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During these uncertain times many businesses are pressing pause on recruitment. In our latest Q&A ,our HR expert, Georgina Pacor, examines this topic and provides some essential tips on how to make the most of a recruitment freeze.
The COVID-19 pandemic has put normal business functions under the spotlight with both small and large organisations choosing to take a breath before signing off on new employees. Strategic plans may have called for an expansion in the sales team in some industries, but with the current economic state and uncertain future it appears many employers are choosing to bunker down and wait for ‘normality’ to return.
A recruitment freeze is pausing all of the normal recruitment based activities and not providing approvals for new hires. In most cases, employers stop their typical recruitment activities including sourcing, screening, interviewing and appointing.
See our Sample Recruitment Freeze - Email for a handy template that can be used to contact applicants that are currently within a recruitment process.
Freezing recruitment means putting the ‘normal’ recruitment activities on hold, but it does provide an opportunity for employers to redirect their energies during this time to ensure that they remain relevant and become top of mind to quality candidates when the freeze is over.
In some ways, a freeze is a positive for an organisation as it allows them to step away from the day-to-day time consuming recruitment activities and prepare to emerge the other side with a stronger employer brand, more efficient hiring process and a positive candidate experience.
Most employers are able to quickly identify the parts of their recruitment process that cause them the most ‘pain’. This may be receiving hundreds of applicants that need to be manually reviewed, having a process that fails to effectively assess a candidate’s ‘fit’ to the organisation or even needing to wait weeks at the end of the process for police checks to be returned. The freeze is a key opportunity for each part of the recruitment process to be dissected, evaluated and put back together in a more efficient, successful and goal orientated manner.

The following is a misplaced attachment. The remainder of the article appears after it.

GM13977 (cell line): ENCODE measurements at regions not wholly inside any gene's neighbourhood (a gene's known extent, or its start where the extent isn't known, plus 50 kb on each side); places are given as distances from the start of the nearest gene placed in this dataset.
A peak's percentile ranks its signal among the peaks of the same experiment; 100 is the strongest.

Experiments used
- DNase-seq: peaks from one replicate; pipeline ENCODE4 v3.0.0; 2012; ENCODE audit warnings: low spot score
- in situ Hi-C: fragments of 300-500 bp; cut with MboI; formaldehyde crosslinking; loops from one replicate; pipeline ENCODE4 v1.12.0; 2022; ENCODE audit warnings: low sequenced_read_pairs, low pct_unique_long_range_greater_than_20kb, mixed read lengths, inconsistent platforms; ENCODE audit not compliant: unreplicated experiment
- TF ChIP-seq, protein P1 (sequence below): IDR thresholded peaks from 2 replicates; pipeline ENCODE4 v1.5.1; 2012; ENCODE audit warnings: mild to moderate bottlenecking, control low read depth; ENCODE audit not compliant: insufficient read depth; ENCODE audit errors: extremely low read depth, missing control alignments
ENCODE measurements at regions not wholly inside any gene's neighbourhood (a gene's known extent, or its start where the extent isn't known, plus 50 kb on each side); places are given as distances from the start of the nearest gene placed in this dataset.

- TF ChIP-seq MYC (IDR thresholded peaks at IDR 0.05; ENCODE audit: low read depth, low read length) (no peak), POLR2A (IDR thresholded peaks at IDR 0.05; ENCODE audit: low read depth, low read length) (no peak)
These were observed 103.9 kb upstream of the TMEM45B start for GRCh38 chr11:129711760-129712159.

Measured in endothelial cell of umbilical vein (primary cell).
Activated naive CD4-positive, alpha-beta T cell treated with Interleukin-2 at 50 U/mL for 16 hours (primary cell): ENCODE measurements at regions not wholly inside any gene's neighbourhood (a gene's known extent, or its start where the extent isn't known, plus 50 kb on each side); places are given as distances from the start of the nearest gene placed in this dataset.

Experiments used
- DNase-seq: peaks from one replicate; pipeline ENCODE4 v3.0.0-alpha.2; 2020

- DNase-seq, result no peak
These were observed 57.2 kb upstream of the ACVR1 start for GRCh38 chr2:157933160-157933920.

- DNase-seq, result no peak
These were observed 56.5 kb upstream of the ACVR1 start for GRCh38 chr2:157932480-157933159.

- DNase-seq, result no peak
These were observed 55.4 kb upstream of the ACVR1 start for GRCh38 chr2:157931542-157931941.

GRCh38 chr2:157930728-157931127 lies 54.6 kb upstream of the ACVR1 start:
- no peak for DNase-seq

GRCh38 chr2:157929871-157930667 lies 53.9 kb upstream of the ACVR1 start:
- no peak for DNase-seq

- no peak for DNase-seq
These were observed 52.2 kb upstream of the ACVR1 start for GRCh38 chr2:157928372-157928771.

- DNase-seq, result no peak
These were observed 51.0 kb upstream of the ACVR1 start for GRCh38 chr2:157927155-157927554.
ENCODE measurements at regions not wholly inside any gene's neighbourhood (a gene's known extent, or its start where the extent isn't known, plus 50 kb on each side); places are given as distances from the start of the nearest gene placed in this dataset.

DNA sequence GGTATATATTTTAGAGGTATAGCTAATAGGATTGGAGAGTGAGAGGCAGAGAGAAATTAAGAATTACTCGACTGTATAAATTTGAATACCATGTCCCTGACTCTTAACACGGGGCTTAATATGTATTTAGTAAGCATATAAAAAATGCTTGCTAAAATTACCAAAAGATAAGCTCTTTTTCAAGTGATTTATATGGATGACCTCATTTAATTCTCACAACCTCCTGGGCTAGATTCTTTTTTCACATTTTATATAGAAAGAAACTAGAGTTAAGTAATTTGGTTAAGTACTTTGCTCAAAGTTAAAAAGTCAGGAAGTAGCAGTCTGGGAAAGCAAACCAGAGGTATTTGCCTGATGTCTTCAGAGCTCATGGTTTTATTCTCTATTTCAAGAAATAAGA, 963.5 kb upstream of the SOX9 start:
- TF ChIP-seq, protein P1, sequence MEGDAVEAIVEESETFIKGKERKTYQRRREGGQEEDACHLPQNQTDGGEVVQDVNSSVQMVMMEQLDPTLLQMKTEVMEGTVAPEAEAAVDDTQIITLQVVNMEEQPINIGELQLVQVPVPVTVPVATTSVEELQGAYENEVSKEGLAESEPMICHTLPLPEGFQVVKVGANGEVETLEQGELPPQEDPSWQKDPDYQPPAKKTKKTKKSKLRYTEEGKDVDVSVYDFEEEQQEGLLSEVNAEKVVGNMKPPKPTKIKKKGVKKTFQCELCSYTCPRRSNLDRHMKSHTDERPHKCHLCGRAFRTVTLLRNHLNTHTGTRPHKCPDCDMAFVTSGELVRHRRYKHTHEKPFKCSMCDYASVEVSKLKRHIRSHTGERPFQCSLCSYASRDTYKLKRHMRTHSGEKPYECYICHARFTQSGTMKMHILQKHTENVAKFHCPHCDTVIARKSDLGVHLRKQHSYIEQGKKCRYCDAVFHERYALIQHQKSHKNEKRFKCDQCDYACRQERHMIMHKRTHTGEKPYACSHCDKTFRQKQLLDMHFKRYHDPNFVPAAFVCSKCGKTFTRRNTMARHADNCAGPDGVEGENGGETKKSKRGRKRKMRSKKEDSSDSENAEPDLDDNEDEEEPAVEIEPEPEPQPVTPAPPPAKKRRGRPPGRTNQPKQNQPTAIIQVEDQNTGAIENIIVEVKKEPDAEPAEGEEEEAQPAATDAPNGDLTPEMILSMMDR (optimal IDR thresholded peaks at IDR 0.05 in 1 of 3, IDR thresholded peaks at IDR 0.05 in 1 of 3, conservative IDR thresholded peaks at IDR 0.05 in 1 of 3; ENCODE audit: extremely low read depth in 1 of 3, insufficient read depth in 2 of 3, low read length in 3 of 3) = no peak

Reviewing the complete hiring process from the beginning to the end to identify the pain points is a luxury that most businesses do not have time to do, however using the recruitment freeze time to do so allows plans to improve the process to be put into place. Understanding aspects such as the following will assist the business to construct a more efficient and effective process:
Candidates are and should be the centre of the goals of the recruitment process. Many organisations construct a recruitment process that fits the strategic goals of the business but overlooks the candidate experience. Start by investigating some key candidate metrics such as careers page conversion, time to hire, application bounce rates and interview success.
These aspects are examples of what will provide core insights into the candidate experience. Most employers underestimate the importance of creating and maintaining a good first impression and instead focus on ‘holding the power’ over the candidate. It is recommended that candidates are considered the same as top customers and that employers look at every touch point in the candidate experience chain for ways to improve them.
Technology has enhanced many core business operations and recruitment is no different. In a traditional process that has long been time consuming and labour intensive, it makes sense to start planning for a digital transformation strategy. Now is the time to do your due diligence on the recruitment technology that is currently enhancing your competitor’s process. Automation can take the hard work away from screening endless applications and help you to keep track of each recruitment activity. Ultimately, this will reduce your time to hire, improve the candidate experience and get the right person in your organisation faster to begin adding value.